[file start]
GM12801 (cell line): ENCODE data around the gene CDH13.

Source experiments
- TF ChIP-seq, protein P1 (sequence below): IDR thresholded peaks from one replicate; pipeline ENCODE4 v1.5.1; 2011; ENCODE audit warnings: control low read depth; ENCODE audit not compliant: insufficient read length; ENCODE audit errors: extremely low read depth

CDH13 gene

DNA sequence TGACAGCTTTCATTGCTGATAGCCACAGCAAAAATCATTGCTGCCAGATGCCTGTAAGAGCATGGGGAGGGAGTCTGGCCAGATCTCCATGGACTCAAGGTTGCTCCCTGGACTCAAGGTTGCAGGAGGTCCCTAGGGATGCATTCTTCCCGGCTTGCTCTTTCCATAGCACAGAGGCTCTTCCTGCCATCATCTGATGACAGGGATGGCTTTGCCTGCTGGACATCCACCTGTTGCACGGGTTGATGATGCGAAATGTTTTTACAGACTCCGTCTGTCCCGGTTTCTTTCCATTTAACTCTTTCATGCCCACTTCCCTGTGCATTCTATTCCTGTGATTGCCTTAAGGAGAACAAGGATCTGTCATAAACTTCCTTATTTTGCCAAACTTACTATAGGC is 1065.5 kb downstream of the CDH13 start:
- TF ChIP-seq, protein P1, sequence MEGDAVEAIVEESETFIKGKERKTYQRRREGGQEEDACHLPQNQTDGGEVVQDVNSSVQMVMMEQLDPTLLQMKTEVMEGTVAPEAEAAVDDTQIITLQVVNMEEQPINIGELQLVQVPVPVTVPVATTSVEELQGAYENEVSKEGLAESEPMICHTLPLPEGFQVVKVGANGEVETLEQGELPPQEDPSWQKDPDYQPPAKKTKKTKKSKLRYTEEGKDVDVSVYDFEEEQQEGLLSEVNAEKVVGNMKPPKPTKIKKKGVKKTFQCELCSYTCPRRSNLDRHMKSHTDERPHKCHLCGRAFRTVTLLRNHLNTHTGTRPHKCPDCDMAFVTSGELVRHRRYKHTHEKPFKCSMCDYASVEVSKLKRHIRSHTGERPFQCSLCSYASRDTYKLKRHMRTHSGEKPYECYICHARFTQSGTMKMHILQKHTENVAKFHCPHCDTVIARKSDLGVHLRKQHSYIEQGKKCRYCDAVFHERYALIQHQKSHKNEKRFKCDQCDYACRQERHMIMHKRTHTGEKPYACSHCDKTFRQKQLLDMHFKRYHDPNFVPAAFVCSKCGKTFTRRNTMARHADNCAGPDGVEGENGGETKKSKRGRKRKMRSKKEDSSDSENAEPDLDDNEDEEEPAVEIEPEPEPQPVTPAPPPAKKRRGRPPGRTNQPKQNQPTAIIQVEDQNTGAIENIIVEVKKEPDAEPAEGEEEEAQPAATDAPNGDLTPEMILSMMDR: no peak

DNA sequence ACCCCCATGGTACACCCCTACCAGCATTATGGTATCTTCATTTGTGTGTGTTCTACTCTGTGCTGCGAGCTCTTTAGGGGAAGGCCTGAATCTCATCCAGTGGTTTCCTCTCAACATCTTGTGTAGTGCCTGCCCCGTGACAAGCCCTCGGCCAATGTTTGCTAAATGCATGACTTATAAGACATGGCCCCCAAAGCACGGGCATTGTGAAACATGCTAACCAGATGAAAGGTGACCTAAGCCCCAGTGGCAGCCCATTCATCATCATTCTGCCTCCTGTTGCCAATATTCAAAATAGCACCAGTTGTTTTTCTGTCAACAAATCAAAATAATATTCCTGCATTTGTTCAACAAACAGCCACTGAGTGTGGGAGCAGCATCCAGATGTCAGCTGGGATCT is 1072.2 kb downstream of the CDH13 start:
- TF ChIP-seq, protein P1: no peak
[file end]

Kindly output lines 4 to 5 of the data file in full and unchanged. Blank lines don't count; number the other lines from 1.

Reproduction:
CDH13 gene

DNA sequence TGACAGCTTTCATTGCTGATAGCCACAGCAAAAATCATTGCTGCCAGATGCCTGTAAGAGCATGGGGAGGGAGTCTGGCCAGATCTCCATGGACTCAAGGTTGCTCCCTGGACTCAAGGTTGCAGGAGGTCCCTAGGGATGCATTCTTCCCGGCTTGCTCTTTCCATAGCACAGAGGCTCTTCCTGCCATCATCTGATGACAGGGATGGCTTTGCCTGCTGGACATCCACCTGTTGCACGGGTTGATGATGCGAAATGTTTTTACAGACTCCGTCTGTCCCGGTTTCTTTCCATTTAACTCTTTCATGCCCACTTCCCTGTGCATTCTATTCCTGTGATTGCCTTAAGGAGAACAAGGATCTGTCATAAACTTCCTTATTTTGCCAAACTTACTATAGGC is 1065.5 kb downstream of the CDH13 start: